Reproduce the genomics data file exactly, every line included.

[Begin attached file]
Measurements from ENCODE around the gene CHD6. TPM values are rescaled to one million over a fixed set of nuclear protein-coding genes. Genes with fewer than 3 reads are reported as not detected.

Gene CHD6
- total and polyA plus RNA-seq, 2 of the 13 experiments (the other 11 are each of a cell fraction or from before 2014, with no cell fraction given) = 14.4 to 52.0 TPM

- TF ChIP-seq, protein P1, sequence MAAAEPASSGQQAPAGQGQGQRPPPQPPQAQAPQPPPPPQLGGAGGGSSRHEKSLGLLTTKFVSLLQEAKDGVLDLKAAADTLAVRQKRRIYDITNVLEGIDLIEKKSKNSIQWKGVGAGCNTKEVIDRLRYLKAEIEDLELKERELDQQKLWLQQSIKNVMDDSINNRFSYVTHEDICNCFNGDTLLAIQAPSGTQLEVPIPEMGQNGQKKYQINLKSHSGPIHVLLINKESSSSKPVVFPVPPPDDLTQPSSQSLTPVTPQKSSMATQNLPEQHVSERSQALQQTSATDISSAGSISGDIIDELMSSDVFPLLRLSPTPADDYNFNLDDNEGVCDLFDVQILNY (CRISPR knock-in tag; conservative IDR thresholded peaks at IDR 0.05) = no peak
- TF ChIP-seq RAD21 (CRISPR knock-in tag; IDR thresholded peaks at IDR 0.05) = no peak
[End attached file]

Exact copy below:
Measurements from ENCODE around the gene CHD6. TPM values are rescaled to one million over a fixed set of nuclear protein-coding genes. Genes with fewer than 3 reads are reported as not detected.

Gene CHD6
- total and polyA plus RNA-seq, 2 of the 13 experiments (the other 11 are each of a cell fraction or from before 2014, with no cell fraction given) = 14.4 to 52.0 TPM

- TF ChIP-seq, protein P1, sequence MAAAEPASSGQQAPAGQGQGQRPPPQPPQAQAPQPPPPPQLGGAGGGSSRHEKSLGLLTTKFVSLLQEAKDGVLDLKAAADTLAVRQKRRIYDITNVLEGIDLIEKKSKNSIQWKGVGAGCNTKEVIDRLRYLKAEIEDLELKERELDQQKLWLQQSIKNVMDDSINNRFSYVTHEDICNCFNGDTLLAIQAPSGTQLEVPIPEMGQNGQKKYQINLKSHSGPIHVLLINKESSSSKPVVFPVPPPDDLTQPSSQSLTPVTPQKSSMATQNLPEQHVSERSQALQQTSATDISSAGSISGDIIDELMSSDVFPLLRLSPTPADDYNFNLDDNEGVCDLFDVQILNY (CRISPR knock-in tag; conservative IDR thresholded peaks at IDR 0.05) = no peak
- TF ChIP-seq RAD21 (CRISPR knock-in tag; IDR thresholded peaks at IDR 0.05) = no peak